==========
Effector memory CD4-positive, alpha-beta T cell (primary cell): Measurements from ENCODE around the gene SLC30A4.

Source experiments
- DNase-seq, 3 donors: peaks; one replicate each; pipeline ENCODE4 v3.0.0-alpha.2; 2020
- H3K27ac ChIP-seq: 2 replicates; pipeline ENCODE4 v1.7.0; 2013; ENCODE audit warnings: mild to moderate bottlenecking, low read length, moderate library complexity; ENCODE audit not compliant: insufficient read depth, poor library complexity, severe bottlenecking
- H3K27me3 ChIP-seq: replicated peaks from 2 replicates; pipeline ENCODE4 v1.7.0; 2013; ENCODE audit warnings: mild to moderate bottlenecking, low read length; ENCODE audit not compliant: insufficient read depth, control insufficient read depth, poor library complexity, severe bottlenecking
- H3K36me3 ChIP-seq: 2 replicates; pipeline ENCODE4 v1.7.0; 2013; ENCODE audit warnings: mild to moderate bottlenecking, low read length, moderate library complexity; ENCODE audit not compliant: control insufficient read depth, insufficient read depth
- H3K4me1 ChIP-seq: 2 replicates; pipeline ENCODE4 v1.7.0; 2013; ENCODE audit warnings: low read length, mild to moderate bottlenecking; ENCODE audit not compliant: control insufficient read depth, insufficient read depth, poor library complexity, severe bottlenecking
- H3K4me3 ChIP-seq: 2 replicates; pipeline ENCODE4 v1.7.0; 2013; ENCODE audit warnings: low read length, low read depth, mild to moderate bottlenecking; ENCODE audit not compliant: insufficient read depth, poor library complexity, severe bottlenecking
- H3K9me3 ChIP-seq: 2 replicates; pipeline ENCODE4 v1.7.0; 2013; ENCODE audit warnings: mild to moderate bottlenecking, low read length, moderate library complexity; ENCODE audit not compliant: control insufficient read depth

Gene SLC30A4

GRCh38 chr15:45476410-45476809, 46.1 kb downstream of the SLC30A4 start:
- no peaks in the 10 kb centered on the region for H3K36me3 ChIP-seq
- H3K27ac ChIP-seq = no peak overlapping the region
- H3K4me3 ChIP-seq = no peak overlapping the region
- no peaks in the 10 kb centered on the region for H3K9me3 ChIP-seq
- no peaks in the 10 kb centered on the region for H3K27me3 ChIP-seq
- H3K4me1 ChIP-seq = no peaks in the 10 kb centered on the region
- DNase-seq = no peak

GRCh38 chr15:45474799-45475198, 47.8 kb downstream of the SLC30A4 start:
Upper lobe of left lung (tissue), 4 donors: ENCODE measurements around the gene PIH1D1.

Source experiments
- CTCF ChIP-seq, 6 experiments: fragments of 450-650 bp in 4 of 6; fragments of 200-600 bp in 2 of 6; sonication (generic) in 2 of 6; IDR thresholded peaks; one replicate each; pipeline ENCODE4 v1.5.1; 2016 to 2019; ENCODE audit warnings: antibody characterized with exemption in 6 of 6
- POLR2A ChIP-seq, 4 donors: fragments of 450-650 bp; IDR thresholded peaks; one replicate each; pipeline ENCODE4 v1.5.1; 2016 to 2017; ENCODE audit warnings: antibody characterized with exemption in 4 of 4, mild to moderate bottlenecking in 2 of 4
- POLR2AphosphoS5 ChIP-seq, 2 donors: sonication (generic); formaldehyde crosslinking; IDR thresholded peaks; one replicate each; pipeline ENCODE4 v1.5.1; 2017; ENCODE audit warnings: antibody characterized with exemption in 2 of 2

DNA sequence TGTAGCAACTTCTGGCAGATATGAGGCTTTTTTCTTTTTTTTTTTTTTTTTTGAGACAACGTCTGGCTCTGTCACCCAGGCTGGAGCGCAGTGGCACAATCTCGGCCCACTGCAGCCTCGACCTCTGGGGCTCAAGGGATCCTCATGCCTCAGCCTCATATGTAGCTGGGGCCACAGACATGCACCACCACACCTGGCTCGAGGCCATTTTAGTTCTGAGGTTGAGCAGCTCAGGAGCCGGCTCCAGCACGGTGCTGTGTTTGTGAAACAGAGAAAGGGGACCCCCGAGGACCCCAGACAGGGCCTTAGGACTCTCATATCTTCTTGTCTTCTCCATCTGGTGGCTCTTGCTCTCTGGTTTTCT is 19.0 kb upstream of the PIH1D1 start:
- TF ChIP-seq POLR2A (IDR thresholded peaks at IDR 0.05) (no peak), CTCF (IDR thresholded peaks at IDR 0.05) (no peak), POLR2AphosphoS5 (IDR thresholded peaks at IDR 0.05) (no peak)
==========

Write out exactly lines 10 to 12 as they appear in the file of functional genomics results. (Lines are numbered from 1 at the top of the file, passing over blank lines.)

Gene SLC30A4

GRCh38 chr15:45476410-45476809, 46.1 kb downstream of the SLC30A4 start:
- no peaks in the 10 kb centered on the region for H3K36me3 ChIP-seq